Paddling with a purpose: WWU student using Ski to Sea as warm-up for an even bigger event


Ski to Sea: Emma Burgeson

WWU student Emma Burgeson, who will compete in the canoeing lef of the 2014 Ski to Sea Race, plans to become part of the first all-women's team to compete in the Yukon 1,000 later this summer.


For many athletes in Whatcom County, Ski to Sea is the main event - the race they train for all season. Western Washington University senior and canoe specialist Emma Burgeson is using the race for a different reason: to help train for an even bigger race.

Burgeson will compete in the Yukon 1,000, the world's longest canoe and kayak race, and while doing so with her friend, Mitzi Peine, they will become the first all-female team to participate, Burgeson said.

The Yukon 1,000 started as a far away dream, but needing something to celebrate college graduation in a "meaningful but challenging way," Peine and Burgeson, who is majoring in environmental science, brought up the Alaskan race. Upon hearing that they would be the first all-female team, they decided they had to do it.

"We are so perfect for this," Burgeson said. "We know we can finish. We are going into it with this feeling of confidence, this feeling of pride."

But the race is expensive. Between registration, travel, equipment and food, Burgeson said they will need between $3,000 and $4,000.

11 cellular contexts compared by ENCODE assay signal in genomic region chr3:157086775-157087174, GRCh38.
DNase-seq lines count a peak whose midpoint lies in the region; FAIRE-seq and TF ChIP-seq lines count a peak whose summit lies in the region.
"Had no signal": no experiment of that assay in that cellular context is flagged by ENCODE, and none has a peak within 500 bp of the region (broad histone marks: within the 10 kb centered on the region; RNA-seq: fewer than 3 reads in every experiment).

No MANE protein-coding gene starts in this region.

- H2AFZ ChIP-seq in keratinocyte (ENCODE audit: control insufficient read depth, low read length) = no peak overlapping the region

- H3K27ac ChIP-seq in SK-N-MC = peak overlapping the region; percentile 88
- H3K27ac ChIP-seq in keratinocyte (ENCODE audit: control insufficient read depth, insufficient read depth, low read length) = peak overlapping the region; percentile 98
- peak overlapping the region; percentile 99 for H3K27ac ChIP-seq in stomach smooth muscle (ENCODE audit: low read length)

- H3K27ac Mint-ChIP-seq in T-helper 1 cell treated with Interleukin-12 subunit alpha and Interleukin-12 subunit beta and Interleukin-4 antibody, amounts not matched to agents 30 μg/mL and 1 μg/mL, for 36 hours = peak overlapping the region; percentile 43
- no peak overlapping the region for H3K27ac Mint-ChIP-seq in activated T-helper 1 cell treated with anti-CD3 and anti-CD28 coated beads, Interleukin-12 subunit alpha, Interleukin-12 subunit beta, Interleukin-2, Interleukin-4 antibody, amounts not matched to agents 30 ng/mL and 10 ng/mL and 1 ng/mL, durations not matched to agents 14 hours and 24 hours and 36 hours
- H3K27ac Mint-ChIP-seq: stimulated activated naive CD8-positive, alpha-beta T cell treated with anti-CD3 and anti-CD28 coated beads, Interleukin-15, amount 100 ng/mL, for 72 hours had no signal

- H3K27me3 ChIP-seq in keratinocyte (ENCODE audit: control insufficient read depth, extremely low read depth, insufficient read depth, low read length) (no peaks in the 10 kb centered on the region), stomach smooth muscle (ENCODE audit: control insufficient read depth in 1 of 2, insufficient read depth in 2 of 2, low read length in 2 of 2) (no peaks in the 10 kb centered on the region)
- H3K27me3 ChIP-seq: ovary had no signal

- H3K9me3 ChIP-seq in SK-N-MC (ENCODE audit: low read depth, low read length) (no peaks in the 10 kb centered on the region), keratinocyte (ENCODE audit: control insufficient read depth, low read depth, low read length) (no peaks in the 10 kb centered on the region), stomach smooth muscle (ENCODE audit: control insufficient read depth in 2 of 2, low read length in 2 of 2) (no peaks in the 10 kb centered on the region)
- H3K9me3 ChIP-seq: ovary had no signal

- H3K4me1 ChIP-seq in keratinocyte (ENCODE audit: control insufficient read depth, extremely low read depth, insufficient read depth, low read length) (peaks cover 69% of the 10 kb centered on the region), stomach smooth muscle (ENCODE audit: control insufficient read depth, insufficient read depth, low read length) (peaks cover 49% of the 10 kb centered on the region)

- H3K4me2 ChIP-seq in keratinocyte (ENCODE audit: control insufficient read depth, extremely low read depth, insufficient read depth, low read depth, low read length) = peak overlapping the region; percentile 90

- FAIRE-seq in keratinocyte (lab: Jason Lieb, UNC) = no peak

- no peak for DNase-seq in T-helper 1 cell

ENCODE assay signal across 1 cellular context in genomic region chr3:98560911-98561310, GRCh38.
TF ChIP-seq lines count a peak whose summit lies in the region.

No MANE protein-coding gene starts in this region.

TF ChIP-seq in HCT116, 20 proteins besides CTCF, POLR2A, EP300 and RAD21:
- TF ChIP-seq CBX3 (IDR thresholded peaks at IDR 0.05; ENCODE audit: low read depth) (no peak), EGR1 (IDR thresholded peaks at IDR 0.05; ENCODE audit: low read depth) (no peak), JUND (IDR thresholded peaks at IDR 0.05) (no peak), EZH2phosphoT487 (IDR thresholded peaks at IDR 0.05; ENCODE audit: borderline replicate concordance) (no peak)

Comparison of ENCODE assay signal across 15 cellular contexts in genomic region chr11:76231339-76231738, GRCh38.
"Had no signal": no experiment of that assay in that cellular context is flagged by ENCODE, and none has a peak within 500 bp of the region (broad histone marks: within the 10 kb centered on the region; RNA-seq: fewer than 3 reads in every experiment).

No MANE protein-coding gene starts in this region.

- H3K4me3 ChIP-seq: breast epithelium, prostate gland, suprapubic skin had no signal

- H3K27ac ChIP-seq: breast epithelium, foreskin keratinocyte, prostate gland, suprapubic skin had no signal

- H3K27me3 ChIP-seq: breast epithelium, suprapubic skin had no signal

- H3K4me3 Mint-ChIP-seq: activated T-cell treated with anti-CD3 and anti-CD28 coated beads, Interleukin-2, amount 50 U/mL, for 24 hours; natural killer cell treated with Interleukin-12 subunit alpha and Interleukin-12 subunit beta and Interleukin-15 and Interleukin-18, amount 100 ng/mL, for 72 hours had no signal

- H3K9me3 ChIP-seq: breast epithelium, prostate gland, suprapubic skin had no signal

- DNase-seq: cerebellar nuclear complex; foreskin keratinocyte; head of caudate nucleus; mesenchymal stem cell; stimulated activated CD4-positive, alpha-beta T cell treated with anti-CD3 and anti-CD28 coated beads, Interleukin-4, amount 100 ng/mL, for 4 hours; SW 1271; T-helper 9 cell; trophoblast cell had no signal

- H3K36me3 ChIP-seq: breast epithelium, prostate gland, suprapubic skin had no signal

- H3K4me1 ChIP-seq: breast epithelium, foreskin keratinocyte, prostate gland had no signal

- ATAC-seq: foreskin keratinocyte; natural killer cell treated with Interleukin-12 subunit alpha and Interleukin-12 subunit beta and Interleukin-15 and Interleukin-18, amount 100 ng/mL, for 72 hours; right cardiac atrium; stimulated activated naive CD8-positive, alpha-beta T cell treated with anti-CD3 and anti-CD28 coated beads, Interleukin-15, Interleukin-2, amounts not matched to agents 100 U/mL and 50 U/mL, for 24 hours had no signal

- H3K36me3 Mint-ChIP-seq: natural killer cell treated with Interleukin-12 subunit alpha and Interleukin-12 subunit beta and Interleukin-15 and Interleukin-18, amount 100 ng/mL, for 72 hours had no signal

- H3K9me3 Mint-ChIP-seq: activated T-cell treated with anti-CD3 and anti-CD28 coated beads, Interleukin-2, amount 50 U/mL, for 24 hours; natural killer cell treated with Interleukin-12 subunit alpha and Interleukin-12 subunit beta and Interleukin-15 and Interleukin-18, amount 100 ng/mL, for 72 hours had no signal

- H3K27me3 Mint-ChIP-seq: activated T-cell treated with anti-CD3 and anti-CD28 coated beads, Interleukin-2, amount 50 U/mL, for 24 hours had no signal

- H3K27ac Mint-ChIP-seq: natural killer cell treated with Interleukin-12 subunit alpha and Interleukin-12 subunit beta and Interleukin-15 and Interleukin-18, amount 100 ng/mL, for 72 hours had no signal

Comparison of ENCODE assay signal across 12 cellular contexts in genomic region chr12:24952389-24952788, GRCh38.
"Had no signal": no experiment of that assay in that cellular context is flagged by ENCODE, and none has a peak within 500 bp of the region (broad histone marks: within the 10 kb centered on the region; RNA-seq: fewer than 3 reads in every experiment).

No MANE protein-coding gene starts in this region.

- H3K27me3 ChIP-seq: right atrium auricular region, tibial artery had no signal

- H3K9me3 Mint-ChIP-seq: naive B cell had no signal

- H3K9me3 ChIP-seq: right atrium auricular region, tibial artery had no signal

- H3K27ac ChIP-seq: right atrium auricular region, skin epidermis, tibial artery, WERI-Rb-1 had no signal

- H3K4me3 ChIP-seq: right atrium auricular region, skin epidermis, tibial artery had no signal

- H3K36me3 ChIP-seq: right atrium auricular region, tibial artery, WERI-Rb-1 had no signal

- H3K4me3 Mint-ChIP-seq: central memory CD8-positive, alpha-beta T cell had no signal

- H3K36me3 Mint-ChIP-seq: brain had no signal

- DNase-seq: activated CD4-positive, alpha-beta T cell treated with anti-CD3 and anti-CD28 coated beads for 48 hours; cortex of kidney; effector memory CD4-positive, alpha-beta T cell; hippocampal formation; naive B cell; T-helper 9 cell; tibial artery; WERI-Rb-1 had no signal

Fundraising for it has gone extremely well so far, Burgeson said. The team has a fundraising website,, which has generated $4,321 so far.

Any extra money raised will go to the Ann Bancroft Foundation, an organization that gives grants to young girls to explore the outdoors and wilderness.

"It's our way of giving back to the community that supported us," Burgeson said.

Training also has been another daunting task. Between finishing classes in time to graduate, working at North Coast Gymnastics Academy and training for both Ski to Sea and the Yukon 1000, Burgeson is busy.

Burgeson, who originally is from Minnesota, has competed in Ski to Sea twice before - once her freshman year and once last year. She has been on rivers and lakes since she could hold a paddle, and it has become a big passion in her life.

"It's almost therapeutic," Burgeson said. "It's so peaceful. But there's still that comfort in the fact that you know what you're doing. You know how to handle the boat. It's just a cool feeling."

It's a feeling she's looking forward to once again experience when she navigates the 181/2-mile stretch of the Nooksack River during the canoeing leg of Ski to Sea on May 25. Less than two months later, she'll tackle an even bigger challenge when river conditions and the weather could be even more unpredictable.

Reach Joshua Hart at 360-715-2271 or

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